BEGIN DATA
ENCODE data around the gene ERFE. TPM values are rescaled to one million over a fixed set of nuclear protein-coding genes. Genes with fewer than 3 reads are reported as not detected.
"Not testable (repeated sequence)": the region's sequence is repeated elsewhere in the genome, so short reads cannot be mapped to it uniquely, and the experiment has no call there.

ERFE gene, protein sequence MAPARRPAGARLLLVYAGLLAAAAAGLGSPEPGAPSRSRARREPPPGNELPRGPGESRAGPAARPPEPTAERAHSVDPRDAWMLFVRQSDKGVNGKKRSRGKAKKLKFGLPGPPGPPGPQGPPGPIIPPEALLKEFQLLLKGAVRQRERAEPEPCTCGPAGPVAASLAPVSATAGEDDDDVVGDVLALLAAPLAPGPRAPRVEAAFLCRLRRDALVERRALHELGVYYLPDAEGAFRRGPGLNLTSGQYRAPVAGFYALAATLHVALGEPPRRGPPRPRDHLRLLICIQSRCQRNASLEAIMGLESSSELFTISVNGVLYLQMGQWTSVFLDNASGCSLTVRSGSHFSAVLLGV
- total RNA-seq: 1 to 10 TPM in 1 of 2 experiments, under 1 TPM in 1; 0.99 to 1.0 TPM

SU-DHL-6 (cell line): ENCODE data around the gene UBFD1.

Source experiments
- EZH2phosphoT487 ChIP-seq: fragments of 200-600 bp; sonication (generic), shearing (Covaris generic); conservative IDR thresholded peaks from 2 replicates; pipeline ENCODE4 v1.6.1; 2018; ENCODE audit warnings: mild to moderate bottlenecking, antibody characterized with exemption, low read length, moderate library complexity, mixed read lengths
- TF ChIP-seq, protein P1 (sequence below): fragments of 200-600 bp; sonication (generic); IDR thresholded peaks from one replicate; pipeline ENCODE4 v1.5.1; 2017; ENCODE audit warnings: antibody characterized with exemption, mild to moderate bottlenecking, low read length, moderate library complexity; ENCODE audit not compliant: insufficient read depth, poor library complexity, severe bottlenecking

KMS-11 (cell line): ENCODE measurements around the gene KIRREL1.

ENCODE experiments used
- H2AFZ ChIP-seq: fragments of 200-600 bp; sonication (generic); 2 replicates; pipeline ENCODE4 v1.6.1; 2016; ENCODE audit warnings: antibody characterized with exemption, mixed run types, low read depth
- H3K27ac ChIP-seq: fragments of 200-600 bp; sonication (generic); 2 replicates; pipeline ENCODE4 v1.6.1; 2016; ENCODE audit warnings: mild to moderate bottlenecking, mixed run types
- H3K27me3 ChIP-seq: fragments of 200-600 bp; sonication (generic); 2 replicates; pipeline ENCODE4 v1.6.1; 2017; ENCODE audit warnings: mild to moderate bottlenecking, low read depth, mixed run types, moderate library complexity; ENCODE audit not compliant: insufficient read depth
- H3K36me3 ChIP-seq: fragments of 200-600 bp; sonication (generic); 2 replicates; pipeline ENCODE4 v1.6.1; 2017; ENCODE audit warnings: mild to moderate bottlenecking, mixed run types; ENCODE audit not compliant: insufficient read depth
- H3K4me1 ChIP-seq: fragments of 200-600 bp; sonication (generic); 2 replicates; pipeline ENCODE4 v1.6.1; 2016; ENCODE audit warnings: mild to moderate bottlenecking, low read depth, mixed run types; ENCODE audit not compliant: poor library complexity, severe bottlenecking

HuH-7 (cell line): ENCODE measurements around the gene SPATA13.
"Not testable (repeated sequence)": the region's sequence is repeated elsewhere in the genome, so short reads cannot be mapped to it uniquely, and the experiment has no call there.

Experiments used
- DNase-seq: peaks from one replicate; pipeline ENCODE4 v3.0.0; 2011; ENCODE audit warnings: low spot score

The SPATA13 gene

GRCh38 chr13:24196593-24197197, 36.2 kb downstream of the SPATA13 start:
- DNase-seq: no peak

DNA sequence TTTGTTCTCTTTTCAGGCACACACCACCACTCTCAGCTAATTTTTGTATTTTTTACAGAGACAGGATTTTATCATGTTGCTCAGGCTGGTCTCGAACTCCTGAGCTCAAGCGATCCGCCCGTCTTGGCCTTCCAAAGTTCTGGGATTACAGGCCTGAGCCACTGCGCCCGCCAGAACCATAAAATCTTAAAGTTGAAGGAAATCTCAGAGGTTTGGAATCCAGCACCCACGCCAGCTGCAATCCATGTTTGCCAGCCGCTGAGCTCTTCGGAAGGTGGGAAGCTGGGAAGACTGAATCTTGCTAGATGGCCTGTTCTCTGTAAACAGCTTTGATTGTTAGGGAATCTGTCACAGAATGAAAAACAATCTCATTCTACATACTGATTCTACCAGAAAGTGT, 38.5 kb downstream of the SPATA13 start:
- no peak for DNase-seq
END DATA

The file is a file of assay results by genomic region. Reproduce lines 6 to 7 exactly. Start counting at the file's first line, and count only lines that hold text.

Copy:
Source experiments
- EZH2phosphoT487 ChIP-seq: fragments of 200-600 bp; sonication (generic), shearing (Covaris generic); conservative IDR thresholded peaks from 2 replicates; pipeline ENCODE4 v1.6.1; 2018; ENCODE audit warnings: mild to moderate bottlenecking, antibody characterized with exemption, low read length, moderate library complexity, mixed read lengths